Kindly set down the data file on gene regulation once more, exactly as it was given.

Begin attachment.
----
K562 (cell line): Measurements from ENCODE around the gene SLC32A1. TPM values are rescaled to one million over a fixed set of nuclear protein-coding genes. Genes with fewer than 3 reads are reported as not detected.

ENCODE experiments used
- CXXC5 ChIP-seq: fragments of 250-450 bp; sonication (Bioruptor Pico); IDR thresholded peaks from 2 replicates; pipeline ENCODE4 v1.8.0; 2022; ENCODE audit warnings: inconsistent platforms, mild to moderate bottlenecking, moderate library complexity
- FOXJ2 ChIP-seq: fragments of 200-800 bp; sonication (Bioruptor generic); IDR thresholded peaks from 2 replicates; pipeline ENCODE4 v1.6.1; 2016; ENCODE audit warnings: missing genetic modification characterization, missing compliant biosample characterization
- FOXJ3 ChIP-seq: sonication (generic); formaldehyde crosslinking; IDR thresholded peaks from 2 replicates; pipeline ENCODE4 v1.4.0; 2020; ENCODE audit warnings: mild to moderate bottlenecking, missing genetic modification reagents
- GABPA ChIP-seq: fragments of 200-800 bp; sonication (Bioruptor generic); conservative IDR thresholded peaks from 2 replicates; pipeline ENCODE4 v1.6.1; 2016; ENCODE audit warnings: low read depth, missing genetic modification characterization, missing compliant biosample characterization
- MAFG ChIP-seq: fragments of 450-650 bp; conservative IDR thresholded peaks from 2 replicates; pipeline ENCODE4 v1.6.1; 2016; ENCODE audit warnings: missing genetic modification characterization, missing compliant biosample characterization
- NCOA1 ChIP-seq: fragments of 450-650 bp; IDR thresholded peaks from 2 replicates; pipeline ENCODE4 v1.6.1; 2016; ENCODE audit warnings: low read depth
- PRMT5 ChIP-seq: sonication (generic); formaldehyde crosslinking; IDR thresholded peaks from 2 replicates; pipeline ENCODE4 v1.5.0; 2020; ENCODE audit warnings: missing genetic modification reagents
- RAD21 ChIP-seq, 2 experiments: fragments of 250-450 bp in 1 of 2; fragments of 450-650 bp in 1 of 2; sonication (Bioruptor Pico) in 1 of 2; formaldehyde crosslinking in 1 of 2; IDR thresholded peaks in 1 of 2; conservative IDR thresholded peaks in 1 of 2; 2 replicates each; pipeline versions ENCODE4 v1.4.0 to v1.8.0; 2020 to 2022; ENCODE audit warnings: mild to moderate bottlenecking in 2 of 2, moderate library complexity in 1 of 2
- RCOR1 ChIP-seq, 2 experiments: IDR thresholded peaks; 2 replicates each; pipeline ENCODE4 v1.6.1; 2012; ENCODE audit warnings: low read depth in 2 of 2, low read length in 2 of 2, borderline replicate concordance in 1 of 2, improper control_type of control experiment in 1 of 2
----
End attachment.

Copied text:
K562 (cell line): Measurements from ENCODE around the gene SLC32A1. TPM values are rescaled to one million over a fixed set of nuclear protein-coding genes. Genes with fewer than 3 reads are reported as not detected.

ENCODE experiments used
- CXXC5 ChIP-seq: fragments of 250-450 bp; sonication (Bioruptor Pico); IDR thresholded peaks from 2 replicates; pipeline ENCODE4 v1.8.0; 2022; ENCODE audit warnings: inconsistent platforms, mild to moderate bottlenecking, moderate library complexity
- FOXJ2 ChIP-seq: fragments of 200-800 bp; sonication (Bioruptor generic); IDR thresholded peaks from 2 replicates; pipeline ENCODE4 v1.6.1; 2016; ENCODE audit warnings: missing genetic modification characterization, missing compliant biosample characterization
- FOXJ3 ChIP-seq: sonication (generic); formaldehyde crosslinking; IDR thresholded peaks from 2 replicates; pipeline ENCODE4 v1.4.0; 2020; ENCODE audit warnings: mild to moderate bottlenecking, missing genetic modification reagents
- GABPA ChIP-seq: fragments of 200-800 bp; sonication (Bioruptor generic); conservative IDR thresholded peaks from 2 replicates; pipeline ENCODE4 v1.6.1; 2016; ENCODE audit warnings: low read depth, missing genetic modification characterization, missing compliant biosample characterization
- MAFG ChIP-seq: fragments of 450-650 bp; conservative IDR thresholded peaks from 2 replicates; pipeline ENCODE4 v1.6.1; 2016; ENCODE audit warnings: missing genetic modification characterization, missing compliant biosample characterization
- NCOA1 ChIP-seq: fragments of 450-650 bp; IDR thresholded peaks from 2 replicates; pipeline ENCODE4 v1.6.1; 2016; ENCODE audit warnings: low read depth
- PRMT5 ChIP-seq: sonication (generic); formaldehyde crosslinking; IDR thresholded peaks from 2 replicates; pipeline ENCODE4 v1.5.0; 2020; ENCODE audit warnings: missing genetic modification reagents
- RAD21 ChIP-seq, 2 experiments: fragments of 250-450 bp in 1 of 2; fragments of 450-650 bp in 1 of 2; sonication (Bioruptor Pico) in 1 of 2; formaldehyde crosslinking in 1 of 2; IDR thresholded peaks in 1 of 2; conservative IDR thresholded peaks in 1 of 2; 2 replicates each; pipeline versions ENCODE4 v1.4.0 to v1.8.0; 2020 to 2022; ENCODE audit warnings: mild to moderate bottlenecking in 2 of 2, moderate library complexity in 1 of 2
- RCOR1 ChIP-seq, 2 experiments: IDR thresholded peaks; 2 replicates each; pipeline ENCODE4 v1.6.1; 2012; ENCODE audit warnings: low read depth in 2 of 2, low read length in 2 of 2, borderline replicate concordance in 1 of 2, improper control_type of control experiment in 1 of 2